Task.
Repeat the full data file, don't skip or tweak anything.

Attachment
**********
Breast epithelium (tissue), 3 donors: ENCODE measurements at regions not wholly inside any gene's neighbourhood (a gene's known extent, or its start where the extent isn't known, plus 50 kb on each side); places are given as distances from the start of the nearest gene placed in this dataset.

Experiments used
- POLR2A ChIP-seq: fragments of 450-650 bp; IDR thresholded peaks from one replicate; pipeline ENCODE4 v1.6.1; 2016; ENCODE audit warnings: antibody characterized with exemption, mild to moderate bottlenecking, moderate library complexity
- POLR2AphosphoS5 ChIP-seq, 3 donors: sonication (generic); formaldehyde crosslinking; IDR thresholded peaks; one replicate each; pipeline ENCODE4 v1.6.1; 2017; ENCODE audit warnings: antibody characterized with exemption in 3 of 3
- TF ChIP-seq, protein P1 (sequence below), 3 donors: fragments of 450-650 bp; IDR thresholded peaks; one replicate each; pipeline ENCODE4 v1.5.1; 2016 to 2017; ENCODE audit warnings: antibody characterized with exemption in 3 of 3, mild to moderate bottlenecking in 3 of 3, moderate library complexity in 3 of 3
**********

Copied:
Breast epithelium (tissue), 3 donors: ENCODE measurements at regions not wholly inside any gene's neighbourhood (a gene's known extent, or its start where the extent isn't known, plus 50 kb on each side); places are given as distances from the start of the nearest gene placed in this dataset.

Experiments used
- POLR2A ChIP-seq: fragments of 450-650 bp; IDR thresholded peaks from one replicate; pipeline ENCODE4 v1.6.1; 2016; ENCODE audit warnings: antibody characterized with exemption, mild to moderate bottlenecking, moderate library complexity
- POLR2AphosphoS5 ChIP-seq, 3 donors: sonication (generic); formaldehyde crosslinking; IDR thresholded peaks; one replicate each; pipeline ENCODE4 v1.6.1; 2017; ENCODE audit warnings: antibody characterized with exemption in 3 of 3
- TF ChIP-seq, protein P1 (sequence below), 3 donors: fragments of 450-650 bp; IDR thresholded peaks; one replicate each; pipeline ENCODE4 v1.5.1; 2016 to 2017; ENCODE audit warnings: antibody characterized with exemption in 3 of 3, mild to moderate bottlenecking in 3 of 3, moderate library complexity in 3 of 3